Units in second semester 2021 may be delivered online and in alternative formats whilst restrictions in relation to the COVID-19 pandemic are in place.
Master of Speech Pathology
Masters by Coursework (Graduate Entry)
As a speech pathologist (or human communication science practitioner) you will work with, and advocate for, individuals with communication and swallowing difficulties in order to reduce the impact of these difficulties on their lives.
The diverse learning experiences keeps the course interesting, and the calibre of the teaching staff is phenomenal – they are leaders in their field. Being exposed to a wide variety of people and experiences has given me some of the best life skills I could wish for.
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Access to leadership programs, specialist facilities and industry placements give you a competitive edge in the job market.
You’ll have access to a range of international study opportunities.
This graduate entry master (GEM) qualification for speech pathologists is an alternative to the Bachelor of Science (Speech Pathology) for those with a bachelor degree in another discipline. The academic coursework and clinical practice integrate contemporary theory and research across three streams;
- Human Communication Science - units where there is a theoretical focus and the aim is to introduce students to theoretical, evidence-based material and help them to see the link to clinical practice,
- Clinical Science in Speech Pathology - units that are grounded in clinical practice, however the aim is to facilitate students seeing the link from clinical practice back to the theory they are learning about in the Human Communication Science stream, and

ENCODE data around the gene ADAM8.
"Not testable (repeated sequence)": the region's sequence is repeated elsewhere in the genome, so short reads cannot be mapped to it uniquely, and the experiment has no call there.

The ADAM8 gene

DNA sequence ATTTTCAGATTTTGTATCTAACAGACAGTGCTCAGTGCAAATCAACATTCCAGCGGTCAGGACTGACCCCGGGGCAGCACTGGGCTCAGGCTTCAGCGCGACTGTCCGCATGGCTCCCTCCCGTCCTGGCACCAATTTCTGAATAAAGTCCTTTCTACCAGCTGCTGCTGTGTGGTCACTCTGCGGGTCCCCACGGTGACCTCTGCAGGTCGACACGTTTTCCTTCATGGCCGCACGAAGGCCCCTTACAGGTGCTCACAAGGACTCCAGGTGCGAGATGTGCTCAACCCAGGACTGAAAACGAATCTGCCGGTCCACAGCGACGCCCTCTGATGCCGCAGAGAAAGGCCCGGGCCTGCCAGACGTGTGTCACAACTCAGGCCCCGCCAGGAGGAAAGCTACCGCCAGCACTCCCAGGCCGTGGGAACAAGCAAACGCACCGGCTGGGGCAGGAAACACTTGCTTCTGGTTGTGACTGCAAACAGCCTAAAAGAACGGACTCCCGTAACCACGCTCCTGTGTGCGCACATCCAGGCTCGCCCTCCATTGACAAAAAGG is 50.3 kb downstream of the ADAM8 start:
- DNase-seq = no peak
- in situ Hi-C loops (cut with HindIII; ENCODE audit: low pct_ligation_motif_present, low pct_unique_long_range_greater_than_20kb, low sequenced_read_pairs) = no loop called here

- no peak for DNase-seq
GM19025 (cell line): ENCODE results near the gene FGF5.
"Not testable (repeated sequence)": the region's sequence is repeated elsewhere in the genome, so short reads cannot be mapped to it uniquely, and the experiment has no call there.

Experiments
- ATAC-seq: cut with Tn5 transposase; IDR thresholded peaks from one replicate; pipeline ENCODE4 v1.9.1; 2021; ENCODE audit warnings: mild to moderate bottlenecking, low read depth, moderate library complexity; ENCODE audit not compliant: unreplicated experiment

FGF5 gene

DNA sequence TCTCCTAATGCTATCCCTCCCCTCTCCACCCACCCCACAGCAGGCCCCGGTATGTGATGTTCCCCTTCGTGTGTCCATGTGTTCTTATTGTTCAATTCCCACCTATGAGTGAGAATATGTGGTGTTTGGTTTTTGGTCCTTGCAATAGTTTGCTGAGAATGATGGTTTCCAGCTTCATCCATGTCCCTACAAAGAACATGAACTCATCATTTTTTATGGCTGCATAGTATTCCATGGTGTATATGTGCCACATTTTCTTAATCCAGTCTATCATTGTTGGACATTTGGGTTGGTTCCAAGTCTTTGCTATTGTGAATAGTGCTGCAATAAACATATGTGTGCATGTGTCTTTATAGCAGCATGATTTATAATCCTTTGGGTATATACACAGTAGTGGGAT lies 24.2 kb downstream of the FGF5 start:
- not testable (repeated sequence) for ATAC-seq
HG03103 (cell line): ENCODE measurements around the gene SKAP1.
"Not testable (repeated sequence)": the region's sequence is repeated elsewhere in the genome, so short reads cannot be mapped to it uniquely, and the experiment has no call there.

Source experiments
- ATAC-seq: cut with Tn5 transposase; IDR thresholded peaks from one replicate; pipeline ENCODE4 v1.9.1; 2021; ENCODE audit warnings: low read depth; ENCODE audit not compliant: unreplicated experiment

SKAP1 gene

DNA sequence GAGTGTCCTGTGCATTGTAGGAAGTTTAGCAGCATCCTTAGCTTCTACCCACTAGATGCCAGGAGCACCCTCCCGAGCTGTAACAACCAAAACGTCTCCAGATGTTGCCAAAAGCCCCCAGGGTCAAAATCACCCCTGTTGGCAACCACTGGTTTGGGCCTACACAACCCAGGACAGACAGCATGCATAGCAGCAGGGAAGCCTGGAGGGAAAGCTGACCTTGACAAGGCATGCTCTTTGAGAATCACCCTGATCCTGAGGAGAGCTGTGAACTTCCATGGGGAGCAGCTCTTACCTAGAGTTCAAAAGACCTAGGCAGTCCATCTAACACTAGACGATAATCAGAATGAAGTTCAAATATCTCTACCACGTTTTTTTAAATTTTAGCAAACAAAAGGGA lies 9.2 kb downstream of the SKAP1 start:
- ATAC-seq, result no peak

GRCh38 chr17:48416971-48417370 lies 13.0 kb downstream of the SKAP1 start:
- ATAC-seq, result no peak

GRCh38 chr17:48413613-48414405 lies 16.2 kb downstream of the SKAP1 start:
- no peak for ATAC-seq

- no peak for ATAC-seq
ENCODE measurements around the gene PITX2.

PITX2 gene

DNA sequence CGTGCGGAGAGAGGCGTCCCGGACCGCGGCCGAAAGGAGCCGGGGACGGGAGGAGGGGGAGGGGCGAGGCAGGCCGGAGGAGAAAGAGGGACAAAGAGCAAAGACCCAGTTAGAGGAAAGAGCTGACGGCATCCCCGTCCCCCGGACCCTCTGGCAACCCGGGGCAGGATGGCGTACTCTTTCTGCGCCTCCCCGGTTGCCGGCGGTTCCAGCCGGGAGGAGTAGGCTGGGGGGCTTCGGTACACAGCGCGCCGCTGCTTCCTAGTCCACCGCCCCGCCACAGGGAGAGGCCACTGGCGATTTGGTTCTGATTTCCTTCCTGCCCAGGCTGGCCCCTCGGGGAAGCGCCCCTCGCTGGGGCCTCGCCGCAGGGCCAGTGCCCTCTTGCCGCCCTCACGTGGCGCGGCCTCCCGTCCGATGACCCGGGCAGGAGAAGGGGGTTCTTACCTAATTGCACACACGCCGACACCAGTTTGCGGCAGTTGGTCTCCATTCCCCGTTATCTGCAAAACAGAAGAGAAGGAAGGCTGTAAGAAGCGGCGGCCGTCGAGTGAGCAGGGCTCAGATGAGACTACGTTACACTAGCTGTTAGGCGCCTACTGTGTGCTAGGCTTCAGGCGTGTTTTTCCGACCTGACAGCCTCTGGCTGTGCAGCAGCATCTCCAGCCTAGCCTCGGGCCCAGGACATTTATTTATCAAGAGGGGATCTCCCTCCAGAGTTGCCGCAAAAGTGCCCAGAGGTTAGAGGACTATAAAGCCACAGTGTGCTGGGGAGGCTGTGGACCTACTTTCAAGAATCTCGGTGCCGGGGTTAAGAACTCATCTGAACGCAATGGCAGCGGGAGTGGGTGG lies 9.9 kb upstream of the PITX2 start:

- Research Methods - provide students with the research skills they require to become evidence based clinicians.
Throughout the course, students will participate in supervised clinical education in a variety of contexts. This course in speech pathology develops an integrated understanding of the science of human communication as well as the professional competencies for providing speech pathology services to people with communication and swallowing disorders.
Speech pathologists provide specialist services for people with communication and/or swallowing problems, which may be impaired by neurological damage, hearing impairment, physical dysfunction, psychological disturbance and intellectual impairment. Some causes of disturbances in normal development may be unidentified.
This course has an earlier application deadline. Please visit the application deadlines page for further information.
- Our graduates are readily employed and recognised for their expertise in all facets of communication, their innovative approach to practice, their use of technology and their ability to conduct research in a variety of health science disciplines.
- Our teaching staff are professionals with considerable clinical, teaching and research expertise.
Graduates are eligible for membership of Speech Pathology Australia.
This course can help you become a:
- speech pathologist.
What you'll learn
- apply knowledge of human communication science to the delivery of speech pathology services and research in diverse and changing settings
- critically analyse information to plan, implement and evaluate speech pathology services and research
- locate, extract and critically appraise evidence and information from a range of resources to solve theoretical and applied problems in human communication science with a high level of independence